About two hours into our road trip we stopped at a tourist restaurant/truck stop. It looked like hell on earth. The land was cracked, barren and dry. There was very little greenery and nature. Suffering people were everywhere begging on the streets, either looking emaciated, high or deformed in some way. I wondered if they could still smell the chemicals in the air after living there all their lives. I wondered what the drinking water like, but there was no way I would try it. This whole land was toxic, and it made me appreciate my clean green home in Oregon more than ever. I’m not sure if most Americans can even imagine the severity, for I have never seen it so bad in my own country. Not even close.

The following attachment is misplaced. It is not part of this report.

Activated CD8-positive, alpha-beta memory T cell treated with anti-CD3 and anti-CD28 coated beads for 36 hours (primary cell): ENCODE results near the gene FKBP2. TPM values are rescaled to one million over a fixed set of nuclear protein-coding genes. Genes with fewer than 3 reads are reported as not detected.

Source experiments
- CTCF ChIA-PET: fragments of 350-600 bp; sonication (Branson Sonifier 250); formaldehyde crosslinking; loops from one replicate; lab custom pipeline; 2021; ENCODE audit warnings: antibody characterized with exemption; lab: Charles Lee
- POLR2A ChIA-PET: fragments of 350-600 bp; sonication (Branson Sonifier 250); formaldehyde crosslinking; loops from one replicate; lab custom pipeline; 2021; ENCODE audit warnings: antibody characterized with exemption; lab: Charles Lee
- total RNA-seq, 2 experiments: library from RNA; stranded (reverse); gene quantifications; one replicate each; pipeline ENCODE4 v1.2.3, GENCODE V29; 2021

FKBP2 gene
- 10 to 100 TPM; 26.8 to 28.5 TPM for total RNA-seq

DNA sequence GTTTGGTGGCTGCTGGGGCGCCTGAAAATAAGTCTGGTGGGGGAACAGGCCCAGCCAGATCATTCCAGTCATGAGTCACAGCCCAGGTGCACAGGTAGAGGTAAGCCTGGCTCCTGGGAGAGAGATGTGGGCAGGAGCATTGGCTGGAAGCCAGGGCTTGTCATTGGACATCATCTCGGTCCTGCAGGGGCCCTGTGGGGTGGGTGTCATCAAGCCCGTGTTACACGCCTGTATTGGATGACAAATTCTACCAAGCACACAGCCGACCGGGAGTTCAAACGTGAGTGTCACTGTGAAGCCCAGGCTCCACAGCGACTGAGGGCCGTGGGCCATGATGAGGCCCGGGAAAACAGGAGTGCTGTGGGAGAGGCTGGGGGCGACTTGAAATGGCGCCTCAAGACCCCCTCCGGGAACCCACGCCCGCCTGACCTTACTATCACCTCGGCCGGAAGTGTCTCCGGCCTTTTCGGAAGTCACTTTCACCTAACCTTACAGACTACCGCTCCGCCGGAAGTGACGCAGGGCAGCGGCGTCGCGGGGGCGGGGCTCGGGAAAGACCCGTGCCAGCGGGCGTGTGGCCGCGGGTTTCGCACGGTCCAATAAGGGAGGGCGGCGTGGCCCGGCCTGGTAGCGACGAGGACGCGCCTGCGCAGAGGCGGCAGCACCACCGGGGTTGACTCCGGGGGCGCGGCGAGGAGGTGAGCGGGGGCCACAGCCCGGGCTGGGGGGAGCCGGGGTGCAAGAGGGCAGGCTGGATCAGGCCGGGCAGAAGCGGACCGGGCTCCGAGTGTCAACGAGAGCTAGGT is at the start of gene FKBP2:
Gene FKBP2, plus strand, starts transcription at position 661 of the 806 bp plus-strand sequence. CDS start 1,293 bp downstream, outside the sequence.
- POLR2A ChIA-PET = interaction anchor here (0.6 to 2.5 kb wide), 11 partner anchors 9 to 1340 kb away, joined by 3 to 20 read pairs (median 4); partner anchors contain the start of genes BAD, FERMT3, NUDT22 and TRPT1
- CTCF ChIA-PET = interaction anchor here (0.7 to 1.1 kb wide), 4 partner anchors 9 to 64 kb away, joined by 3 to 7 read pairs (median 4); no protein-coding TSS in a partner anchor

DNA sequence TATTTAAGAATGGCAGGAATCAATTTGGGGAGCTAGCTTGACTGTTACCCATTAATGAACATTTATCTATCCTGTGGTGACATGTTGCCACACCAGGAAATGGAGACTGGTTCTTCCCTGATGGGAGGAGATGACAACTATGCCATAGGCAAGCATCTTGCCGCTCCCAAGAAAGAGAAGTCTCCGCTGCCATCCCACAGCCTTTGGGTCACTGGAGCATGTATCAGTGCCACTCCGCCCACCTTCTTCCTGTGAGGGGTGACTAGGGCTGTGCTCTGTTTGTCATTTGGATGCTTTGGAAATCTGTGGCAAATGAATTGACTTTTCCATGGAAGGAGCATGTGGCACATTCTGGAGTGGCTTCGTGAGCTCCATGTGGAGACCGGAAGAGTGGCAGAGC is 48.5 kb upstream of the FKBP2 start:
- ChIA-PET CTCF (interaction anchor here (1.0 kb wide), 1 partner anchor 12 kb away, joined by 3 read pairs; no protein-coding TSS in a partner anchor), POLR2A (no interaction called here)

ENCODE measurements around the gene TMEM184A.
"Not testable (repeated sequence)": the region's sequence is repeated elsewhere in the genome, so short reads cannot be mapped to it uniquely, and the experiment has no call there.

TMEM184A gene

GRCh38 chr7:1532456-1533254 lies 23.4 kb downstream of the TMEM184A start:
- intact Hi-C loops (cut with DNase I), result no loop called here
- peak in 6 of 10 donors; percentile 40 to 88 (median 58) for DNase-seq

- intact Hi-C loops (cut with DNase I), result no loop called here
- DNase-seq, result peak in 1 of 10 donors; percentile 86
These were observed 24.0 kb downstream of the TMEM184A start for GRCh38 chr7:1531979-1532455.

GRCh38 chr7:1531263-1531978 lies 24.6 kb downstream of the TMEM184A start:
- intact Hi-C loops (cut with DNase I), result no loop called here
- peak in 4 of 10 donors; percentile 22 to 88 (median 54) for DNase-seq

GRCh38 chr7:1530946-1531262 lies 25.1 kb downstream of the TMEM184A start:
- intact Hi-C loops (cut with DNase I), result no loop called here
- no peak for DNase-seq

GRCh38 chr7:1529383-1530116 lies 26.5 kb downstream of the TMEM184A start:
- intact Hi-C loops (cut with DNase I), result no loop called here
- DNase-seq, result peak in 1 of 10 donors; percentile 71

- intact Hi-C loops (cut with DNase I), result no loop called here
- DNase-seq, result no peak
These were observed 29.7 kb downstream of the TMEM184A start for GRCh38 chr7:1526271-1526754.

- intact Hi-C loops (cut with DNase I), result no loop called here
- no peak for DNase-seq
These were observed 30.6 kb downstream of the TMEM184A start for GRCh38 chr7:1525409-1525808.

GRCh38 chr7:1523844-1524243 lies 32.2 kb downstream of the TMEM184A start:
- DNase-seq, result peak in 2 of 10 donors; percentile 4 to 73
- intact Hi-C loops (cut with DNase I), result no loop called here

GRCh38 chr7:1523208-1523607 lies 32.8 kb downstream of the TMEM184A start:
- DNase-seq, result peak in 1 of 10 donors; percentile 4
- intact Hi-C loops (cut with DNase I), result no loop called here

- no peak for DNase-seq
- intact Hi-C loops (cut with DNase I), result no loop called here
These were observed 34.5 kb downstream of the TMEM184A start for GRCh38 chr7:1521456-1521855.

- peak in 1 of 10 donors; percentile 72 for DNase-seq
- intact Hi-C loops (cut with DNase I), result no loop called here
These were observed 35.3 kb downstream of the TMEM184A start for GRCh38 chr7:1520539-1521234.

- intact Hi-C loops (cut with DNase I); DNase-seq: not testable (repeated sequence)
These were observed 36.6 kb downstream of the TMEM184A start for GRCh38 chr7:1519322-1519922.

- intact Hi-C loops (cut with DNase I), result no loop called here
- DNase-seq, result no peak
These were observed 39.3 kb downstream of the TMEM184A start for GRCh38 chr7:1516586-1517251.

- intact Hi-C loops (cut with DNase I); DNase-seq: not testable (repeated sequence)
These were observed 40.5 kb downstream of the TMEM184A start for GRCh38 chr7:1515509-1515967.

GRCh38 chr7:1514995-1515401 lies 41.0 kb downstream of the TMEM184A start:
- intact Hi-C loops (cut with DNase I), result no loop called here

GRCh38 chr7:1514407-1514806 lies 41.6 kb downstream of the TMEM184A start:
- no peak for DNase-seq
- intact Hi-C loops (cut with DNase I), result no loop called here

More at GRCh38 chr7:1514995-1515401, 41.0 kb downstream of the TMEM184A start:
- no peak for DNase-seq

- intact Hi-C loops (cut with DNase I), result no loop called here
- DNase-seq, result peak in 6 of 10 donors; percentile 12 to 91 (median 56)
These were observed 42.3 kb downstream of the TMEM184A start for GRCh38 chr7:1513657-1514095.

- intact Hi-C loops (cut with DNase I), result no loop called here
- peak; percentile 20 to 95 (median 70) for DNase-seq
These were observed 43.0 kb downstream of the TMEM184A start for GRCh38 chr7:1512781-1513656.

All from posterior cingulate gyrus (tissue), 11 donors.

As we pulled into the parking lot, I saw several Indian men sitting on the side of the road with several chained up monkeys that were dressed in tattered & dusty circus clothes and makeup. They looked like the worst imaginable Hollywood stereotypes of weary and enslaved hookers. But they weren’t even people. They were monkeys! I was disturbed and hoped that I would never encounter such a reality again. I even felt horrible about the cobra that the same men kept in a basket. I just wanted to set it free, even though snakes usually freak me out. I felt really bad for this trapped life form. In moments like these, I question life and the world. I hope that death is really a relief and the heaven that cultures around the world have longed for it to be.